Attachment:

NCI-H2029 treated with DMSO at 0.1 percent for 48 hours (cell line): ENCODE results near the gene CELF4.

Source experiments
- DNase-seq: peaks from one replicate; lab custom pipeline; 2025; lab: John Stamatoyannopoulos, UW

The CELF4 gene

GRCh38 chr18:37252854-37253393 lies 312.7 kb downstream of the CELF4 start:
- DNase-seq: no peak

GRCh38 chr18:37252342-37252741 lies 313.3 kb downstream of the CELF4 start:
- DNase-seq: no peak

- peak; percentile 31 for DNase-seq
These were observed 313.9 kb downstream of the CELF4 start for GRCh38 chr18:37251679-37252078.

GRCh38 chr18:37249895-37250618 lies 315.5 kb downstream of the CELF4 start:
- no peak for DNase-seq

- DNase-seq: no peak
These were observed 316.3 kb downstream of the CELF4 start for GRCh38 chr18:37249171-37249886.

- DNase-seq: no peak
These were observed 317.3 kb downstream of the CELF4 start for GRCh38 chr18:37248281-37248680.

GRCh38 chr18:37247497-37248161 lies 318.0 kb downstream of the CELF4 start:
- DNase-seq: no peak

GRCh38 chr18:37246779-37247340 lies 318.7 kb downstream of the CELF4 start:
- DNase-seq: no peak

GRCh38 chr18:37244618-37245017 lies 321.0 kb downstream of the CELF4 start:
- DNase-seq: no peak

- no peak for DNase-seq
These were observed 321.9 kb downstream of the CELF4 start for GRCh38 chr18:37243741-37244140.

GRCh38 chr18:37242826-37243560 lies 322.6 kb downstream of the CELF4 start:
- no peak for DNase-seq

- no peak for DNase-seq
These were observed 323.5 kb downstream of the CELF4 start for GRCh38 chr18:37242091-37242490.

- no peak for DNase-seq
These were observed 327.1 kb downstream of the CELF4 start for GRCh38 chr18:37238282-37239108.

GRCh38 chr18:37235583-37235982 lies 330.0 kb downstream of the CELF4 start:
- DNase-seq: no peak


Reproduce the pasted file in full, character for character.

NCI-H2029 treated with DMSO at 0.1 percent for 48 hours (cell line): ENCODE results near the gene CELF4.

Source experiments
- DNase-seq: peaks from one replicate; lab custom pipeline; 2025; lab: John Stamatoyannopoulos, UW

The CELF4 gene

GRCh38 chr18:37252854-37253393 lies 312.7 kb downstream of the CELF4 start:
- DNase-seq: no peak

GRCh38 chr18:37252342-37252741 lies 313.3 kb downstream of the CELF4 start:
- DNase-seq: no peak

- peak; percentile 31 for DNase-seq
These were observed 313.9 kb downstream of the CELF4 start for GRCh38 chr18:37251679-37252078.

GRCh38 chr18:37249895-37250618 lies 315.5 kb downstream of the CELF4 start:
- no peak for DNase-seq

- DNase-seq: no peak
These were observed 316.3 kb downstream of the CELF4 start for GRCh38 chr18:37249171-37249886.

- DNase-seq: no peak
These were observed 317.3 kb downstream of the CELF4 start for GRCh38 chr18:37248281-37248680.

GRCh38 chr18:37247497-37248161 lies 318.0 kb downstream of the CELF4 start:
- DNase-seq: no peak

GRCh38 chr18:37246779-37247340 lies 318.7 kb downstream of the CELF4 start:
- DNase-seq: no peak

GRCh38 chr18:37244618-37245017 lies 321.0 kb downstream of the CELF4 start:
- DNase-seq: no peak

- no peak for DNase-seq
These were observed 321.9 kb downstream of the CELF4 start for GRCh38 chr18:37243741-37244140.

GRCh38 chr18:37242826-37243560 lies 322.6 kb downstream of the CELF4 start:
- no peak for DNase-seq

- no peak for DNase-seq
These were observed 323.5 kb downstream of the CELF4 start for GRCh38 chr18:37242091-37242490.

- no peak for DNase-seq
These were observed 327.1 kb downstream of the CELF4 start for GRCh38 chr18:37238282-37239108.

GRCh38 chr18:37235583-37235982 lies 330.0 kb downstream of the CELF4 start:
- DNase-seq: no peak